In Charles Dickens' classic tale, an orphan wends his way from cruel apprenticeship to den of thieves in search of a true home.In Charles Dickens' classic tale, an orphan wends his way from cruel apprenticeship to den of thieves in search of a true home.In Charles Dickens' classic tale, an orphan wends his way from cruel apprenticeship to den of thieves in search of a true home.In Charles Dickens' classic tale, an orphan wends his way from cruel apprenticeship to den of thieves in search of a true home.In Charles Dickens' classic tale, an orphan wends his way from cruel apprenticeship to den of thieves in search of a true home.
He began to see a formula develop here. He was more than a one book phenomenon, and he could see that while people adored his sense of humor, they also liked the serious material. His own life had been harsh - his father had been in debtor's prison, and Dickens had to work in a blacking warehouse (a warehouse where bottles were filled and labeled) as a youth. So he put a great deal in his work of the underside of life in modern England. Compare his novels with those of the two popular "Gods" of the day: Sir Walter Scott's novels were about a heroic past, while Jane Austen concentrated on personalities in the countryside (upper middle class) who were concerned about getting married. Dickens was quite different.
But for his third novel he reversed his formula - instead of a basically comic story enlightened with dramatic moments, he made it a tragic, dramatic tale enlightened with comic highlights. It was this formula he would stick to (quite successfully) from 1837 to 1870 for the bulk of his novels and short stories.
In 1836 there had been a trial of a receiver of stolen goods named Ikey Solomon. Ikey was Jewish. He was also something of a thief trainer. Found guilty, Ikey was sent to Australia for the rest of his life. Dickens decided that he would incorporate this story into his novel.
The hero, a poor boy who was brought up in an orphanage, is mistreated by those in authority (including a pompous beadle named Mr. Bumble) and eventually runs away, but falls into a gang in London led by one Fagin. Fagin is a Jewish thief and receiver in stolen goods. He is also a trainer of pickpockets and thieves, led by one called "The Artful Dodger". He also works closely with a violent, professional burglar named Bill Sykes, who has only two close relationships: his girl, a woman named Nancy, and his pet bulldog.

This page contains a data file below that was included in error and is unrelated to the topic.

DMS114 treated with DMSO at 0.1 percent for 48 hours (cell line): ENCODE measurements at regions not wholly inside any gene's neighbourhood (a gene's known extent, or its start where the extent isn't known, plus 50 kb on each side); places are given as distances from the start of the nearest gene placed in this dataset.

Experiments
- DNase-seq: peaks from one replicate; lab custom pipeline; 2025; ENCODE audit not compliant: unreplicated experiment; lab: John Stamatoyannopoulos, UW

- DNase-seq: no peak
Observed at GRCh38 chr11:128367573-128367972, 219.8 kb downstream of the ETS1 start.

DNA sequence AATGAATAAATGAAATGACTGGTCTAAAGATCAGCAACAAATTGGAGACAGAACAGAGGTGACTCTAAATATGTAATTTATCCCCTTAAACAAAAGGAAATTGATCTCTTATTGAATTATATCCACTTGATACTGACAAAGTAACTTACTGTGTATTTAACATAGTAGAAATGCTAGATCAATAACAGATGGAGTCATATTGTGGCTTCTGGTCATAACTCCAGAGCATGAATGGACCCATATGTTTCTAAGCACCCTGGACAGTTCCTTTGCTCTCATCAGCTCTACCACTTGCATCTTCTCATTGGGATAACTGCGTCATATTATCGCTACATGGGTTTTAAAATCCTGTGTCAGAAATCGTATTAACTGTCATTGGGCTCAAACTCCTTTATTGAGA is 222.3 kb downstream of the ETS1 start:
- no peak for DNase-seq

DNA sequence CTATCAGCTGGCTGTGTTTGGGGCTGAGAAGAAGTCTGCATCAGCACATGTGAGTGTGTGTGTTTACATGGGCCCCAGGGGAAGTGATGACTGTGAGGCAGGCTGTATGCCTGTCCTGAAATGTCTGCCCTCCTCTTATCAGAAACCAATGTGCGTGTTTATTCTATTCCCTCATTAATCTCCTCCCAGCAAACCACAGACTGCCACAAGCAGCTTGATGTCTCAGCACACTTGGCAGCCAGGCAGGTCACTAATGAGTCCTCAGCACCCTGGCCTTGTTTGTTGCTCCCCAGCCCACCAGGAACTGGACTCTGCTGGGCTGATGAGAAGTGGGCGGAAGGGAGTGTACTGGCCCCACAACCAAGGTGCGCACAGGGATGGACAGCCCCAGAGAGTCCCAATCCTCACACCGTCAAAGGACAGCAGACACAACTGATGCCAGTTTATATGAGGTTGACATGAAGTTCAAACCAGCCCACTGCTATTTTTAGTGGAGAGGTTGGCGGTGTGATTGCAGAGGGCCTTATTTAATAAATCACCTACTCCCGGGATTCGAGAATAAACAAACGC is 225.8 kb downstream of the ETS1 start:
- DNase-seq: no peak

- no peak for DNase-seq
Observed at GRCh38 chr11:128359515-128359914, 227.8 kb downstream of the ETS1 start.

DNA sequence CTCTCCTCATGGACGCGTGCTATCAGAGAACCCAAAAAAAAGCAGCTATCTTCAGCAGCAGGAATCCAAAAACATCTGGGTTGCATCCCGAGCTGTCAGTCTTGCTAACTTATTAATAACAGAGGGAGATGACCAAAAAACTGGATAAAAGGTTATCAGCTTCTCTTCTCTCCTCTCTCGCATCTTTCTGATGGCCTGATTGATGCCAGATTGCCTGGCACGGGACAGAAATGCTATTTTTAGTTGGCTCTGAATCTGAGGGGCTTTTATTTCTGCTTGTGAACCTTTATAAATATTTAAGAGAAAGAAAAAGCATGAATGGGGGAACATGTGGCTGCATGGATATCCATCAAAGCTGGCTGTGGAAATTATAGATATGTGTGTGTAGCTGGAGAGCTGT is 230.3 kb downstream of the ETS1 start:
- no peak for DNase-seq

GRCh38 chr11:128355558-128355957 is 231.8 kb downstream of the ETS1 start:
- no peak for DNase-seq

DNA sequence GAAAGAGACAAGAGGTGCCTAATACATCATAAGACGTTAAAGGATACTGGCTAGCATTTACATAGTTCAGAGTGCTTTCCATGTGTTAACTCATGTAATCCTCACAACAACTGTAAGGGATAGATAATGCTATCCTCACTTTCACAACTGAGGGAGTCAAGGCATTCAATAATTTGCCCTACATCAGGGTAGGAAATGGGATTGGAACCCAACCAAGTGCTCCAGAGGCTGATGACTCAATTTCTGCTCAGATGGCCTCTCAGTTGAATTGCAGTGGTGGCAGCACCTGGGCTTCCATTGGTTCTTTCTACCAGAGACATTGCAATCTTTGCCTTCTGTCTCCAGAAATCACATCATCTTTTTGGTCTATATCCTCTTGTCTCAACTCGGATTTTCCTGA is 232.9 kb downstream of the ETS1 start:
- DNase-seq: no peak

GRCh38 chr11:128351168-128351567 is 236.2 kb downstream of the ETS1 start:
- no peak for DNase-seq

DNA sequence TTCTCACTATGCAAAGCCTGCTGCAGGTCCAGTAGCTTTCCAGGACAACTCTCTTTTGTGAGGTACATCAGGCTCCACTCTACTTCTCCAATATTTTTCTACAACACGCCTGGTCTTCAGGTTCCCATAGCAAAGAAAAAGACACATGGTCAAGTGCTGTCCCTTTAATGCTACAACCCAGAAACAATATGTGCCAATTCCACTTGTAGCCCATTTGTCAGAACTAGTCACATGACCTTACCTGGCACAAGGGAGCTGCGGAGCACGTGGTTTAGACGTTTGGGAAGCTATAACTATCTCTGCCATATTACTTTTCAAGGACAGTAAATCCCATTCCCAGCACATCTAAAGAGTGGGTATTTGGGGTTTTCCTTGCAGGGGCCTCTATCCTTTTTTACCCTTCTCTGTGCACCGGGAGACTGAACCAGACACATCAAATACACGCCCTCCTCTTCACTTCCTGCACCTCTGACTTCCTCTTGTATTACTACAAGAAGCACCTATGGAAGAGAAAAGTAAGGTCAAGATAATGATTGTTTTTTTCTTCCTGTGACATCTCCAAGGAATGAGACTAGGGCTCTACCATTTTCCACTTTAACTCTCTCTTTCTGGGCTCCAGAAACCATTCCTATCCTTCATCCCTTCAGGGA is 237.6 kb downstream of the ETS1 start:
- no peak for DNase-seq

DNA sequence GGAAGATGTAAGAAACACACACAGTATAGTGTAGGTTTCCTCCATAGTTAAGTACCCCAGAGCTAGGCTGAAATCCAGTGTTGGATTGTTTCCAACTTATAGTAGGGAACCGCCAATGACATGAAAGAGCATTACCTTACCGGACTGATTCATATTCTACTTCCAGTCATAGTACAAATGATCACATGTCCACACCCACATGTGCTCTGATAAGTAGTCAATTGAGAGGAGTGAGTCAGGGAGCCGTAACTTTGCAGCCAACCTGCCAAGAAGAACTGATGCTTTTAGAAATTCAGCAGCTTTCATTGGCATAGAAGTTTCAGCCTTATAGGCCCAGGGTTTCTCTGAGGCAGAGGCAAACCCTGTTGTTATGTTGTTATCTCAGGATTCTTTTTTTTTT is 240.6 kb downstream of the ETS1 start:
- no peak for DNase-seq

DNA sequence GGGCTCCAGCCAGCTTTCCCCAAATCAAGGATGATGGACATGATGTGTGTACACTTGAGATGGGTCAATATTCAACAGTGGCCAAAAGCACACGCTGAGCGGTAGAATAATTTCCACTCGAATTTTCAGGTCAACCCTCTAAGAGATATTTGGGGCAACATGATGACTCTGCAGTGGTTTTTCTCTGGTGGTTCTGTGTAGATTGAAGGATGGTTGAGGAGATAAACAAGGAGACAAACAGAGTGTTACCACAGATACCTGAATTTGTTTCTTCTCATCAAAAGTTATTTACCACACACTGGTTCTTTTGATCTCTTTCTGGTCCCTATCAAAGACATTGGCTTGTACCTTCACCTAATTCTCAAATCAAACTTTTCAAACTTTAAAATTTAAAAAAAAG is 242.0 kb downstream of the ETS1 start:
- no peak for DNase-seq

Oliver in the course of the story is separated from the gang when he is arrested for picking the pocket of a gentleman named Mr. Brownlow. Brownlow tries to help Oliver - he can't place it but there seems something about the boy he likes. Sykes manages to recapture Oliver again, but the latter is reunited by accident to Brownlow after he is injured in an burglary Sykes is committing.
In the meantime Mr. Bumble and his wife (the matron of the poor house Oliver was raised in) have turned over information about Oliver's real history to a stranger named Monk. Monk has also been in contact with Fagin to make sure that Oliver is kept in the gang. But then Nancy starts showing a strong conscience about what is going on about the boy.
I won't go beyond this in terms of the plot. David Lean had made several films (including BRIEF ENCOUNTER) before this 1948 film. He did a bang up job with a great cast: John Howard Davies as Oliver, Alec Guiness as Fagin, Robert Newton as Sykes, Henry Stephenson as Mr. Brownlow, Kay Walsh as Nancy, Francis L. Sullivan as Bumble, and a young Anthony Newley as the Artful Dodger. Lean trimmed much out of the six hundred page novel (short for a Dickens novel), but left the main points. His biggest actions were concerning Alec Guiness's performance as Fagin - the character is a vicious anti-Semitic caricature by Dickens (who made fitful attempts to make up for it in later editions of the novel - showing Fagin was not a good Jew either!), and the make-up job looked like something out of Julius Streicher's Nazi publication DER STURMER of a few years before. But the makeup job on Guiness was based on the illustrations of George Cruickshank and "Phiz" in their editions of TWIST when it came out. Still, in balance to this, Fagin is shown at the conclusion to have a sense of personal dignity when confronted by a deadly mob. That touch shows that Lean could go beyond Dickens' own prejudices to somewhat balance the story. The result was a masterpiece - certainly the best film adaptation of OLIVER TWIST, possibly the best version on film of a Dickens novel.
- Jan 15, 2006